One of Canada’s leading Jewish advocacy organization slammed a light sentence given to a Montreal youth who tore down and burned Israeli flags in front of a Jewish school on April 26.
The 16-year-old was arrested by the Montreal police hate crimes unit in late April after being filmed burning Israeli flags in front of the Jewish elementary school that were set up on Israel’s 75th birthday.
The boy faced multiple charges including theft, arson and mischief, according to the Montreal Gazette.
But the teen agreed to a plea deal and received a sentence of one-year probation with conditions that protect the Jewish school and Jewish community.
The Centre for Israel and Jewish Affairs (CIJA) described the sentence as concerning for the Jewish community as it did not sufficiently address the “hateful motivation behind his actions nor the magnitude of the incident’s impact on the community.”
“The youth’s video documenting the theft and burning of the Israeli flags while Montrealers celebrated Israel’s 75th anniversary (Yom Ha’Atzmaut) was perceived by many as an attempt to intimidate the Jewish community,” CIJA said in a statement.
They noted that the incident led to Federation CJA’s Community Security Network (CSN) and local law enforcement increasing security at Jewish institutions across Montreal in the following days.
“Today’s sentencing underscores why we have requested that specially trained prosecutors, equipped with thorough guidelines, be assigned to handle hate crime cases. Ripping down the Israeli flag from a place where children gather and subsequently burning it sends an unmistakably threatening message to Montreal’s Jewish community,” CIJA Quebec Vice President Eta Yudin said.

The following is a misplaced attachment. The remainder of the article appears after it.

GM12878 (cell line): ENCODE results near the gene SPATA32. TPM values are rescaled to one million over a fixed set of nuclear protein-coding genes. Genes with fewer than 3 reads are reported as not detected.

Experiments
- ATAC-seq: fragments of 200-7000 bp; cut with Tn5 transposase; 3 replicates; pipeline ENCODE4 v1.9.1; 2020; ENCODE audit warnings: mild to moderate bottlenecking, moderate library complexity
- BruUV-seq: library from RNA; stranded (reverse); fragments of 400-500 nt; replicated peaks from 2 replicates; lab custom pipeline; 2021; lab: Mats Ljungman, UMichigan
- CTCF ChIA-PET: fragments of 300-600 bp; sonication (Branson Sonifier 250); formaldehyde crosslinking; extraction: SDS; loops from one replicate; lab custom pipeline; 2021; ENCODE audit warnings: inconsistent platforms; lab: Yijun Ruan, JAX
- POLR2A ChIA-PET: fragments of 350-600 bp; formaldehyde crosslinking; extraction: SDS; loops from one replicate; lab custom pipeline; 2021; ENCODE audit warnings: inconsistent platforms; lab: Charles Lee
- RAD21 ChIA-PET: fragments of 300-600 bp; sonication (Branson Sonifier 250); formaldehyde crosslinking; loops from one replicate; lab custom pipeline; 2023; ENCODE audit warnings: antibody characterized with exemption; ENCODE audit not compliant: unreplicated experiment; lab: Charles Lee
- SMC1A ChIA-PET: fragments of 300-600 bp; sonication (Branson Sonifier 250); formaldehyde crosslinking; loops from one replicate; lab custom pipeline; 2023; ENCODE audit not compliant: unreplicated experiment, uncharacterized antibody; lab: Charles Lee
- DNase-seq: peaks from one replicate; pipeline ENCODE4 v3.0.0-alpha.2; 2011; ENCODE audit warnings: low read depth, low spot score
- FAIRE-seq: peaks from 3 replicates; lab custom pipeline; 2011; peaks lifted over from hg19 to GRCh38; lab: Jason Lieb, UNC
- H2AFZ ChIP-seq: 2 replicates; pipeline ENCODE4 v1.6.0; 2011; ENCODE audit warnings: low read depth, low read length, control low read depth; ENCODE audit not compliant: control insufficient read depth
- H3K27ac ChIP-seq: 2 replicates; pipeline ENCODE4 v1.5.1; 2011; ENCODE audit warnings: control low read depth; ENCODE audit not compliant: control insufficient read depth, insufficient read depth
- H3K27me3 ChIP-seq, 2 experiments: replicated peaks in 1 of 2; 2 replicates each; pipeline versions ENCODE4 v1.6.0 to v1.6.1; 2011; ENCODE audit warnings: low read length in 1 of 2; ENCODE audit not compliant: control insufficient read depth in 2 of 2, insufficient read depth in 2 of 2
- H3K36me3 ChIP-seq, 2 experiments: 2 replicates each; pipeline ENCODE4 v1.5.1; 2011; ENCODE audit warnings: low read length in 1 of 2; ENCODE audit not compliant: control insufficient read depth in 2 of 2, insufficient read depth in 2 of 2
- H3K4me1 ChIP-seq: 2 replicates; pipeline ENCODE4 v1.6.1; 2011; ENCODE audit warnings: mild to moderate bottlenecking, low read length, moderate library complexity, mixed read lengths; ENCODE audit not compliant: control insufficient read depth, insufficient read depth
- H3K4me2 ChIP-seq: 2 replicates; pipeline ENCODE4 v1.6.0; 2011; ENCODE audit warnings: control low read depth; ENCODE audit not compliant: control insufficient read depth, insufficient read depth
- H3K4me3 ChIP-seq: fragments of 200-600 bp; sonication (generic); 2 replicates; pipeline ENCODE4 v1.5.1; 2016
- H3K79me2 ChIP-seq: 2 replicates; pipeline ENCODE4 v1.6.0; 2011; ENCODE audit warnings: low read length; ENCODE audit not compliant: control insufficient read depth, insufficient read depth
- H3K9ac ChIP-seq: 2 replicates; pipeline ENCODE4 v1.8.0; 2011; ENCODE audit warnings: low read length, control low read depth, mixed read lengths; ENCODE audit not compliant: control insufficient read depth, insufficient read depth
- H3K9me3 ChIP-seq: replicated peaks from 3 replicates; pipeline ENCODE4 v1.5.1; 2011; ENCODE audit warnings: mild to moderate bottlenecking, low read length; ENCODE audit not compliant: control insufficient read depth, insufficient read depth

“When anti-Zionism is used as a guise to target and intimidate Jews in Canada, that is antisemitism. A connection to Israel is an integral part of Canadian Jewish identity and those who import the Israeli-Palestinian conflict, using it to single out and attack Canadian Jews, are engaging in antisemitism. The judicial system must recognize this nuance.”
Yudin added that “while we appreciate the sentence's conditions protecting the Jewish community, the one-year probation does little to deter others from committing hateful acts and nothing to educate the individual about the harm of his actions.”
“The circumstances of this crime, including where it took place, warranted a judicial response that made clear the scope and impact of the incident,” she said. “We will continue to work with government partners to ensure guidelines are established for hate crimes that reflect the severity of the damage they do to those they impact.”
Federation CJA CEO Yair Szlak also criticized the sentence.
"Today’s sentence should have sent a loud and clear message that acts of antisemitism are motivated by hate and the courts will respond accordingly,” he said. "Targeting of local Jewish institutions by those pushing an anti-Israel agenda is not acceptable. Schools are meant to be safe places for our children to learn and should never be used to showcase hate or to import a foreign conflict.